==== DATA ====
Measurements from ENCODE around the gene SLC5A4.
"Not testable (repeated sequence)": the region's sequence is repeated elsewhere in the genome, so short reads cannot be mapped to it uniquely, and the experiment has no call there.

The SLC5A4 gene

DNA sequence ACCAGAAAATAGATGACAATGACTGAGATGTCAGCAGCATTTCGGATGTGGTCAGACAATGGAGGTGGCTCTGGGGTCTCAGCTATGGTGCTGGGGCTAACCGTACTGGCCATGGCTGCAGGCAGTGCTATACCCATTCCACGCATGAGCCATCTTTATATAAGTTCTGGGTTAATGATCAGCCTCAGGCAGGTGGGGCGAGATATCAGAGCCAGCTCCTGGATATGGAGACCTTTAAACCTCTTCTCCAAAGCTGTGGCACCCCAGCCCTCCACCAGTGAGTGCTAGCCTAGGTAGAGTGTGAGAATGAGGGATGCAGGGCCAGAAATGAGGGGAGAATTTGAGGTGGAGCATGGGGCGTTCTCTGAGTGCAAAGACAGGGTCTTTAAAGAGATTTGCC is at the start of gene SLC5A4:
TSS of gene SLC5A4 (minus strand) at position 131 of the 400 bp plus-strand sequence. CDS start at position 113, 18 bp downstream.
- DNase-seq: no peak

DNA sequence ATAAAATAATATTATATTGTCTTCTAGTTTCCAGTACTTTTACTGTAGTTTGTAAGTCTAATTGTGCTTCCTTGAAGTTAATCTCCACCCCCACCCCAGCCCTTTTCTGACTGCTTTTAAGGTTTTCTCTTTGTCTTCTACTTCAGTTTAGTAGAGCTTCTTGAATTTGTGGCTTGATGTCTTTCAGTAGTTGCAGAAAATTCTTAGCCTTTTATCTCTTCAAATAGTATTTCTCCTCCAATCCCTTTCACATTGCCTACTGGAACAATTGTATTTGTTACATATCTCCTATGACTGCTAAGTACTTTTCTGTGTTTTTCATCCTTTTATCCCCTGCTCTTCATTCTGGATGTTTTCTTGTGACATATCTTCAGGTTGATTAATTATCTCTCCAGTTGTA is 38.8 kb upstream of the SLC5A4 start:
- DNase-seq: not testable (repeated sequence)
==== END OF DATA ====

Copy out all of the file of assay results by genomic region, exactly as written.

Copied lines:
Measurements from ENCODE around the gene SLC5A4.
"Not testable (repeated sequence)": the region's sequence is repeated elsewhere in the genome, so short reads cannot be mapped to it uniquely, and the experiment has no call there.

The SLC5A4 gene

DNA sequence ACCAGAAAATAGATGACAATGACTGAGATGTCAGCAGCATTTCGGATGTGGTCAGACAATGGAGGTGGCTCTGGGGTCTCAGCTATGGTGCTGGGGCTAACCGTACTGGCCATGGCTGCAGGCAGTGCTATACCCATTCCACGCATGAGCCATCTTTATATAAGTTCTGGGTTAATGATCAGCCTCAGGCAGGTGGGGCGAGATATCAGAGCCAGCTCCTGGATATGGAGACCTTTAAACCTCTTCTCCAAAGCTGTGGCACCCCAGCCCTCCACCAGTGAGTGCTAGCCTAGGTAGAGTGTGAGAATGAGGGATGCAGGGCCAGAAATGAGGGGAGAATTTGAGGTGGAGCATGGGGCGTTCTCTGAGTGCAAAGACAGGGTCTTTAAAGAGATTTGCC is at the start of gene SLC5A4:
TSS of gene SLC5A4 (minus strand) at position 131 of the 400 bp plus-strand sequence. CDS start at position 113, 18 bp downstream.
- DNase-seq: no peak

DNA sequence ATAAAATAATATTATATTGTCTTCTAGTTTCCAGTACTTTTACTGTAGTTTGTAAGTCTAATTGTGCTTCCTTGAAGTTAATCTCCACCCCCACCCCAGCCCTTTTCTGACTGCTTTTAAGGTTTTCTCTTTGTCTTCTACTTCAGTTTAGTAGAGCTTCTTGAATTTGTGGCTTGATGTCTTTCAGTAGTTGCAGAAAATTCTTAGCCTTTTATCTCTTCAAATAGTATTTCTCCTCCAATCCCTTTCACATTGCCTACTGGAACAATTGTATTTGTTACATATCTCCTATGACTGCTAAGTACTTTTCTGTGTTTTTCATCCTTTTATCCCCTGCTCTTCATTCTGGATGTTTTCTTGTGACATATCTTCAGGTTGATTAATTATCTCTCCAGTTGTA is 38.8 kb upstream of the SLC5A4 start:
- DNase-seq: not testable (repeated sequence)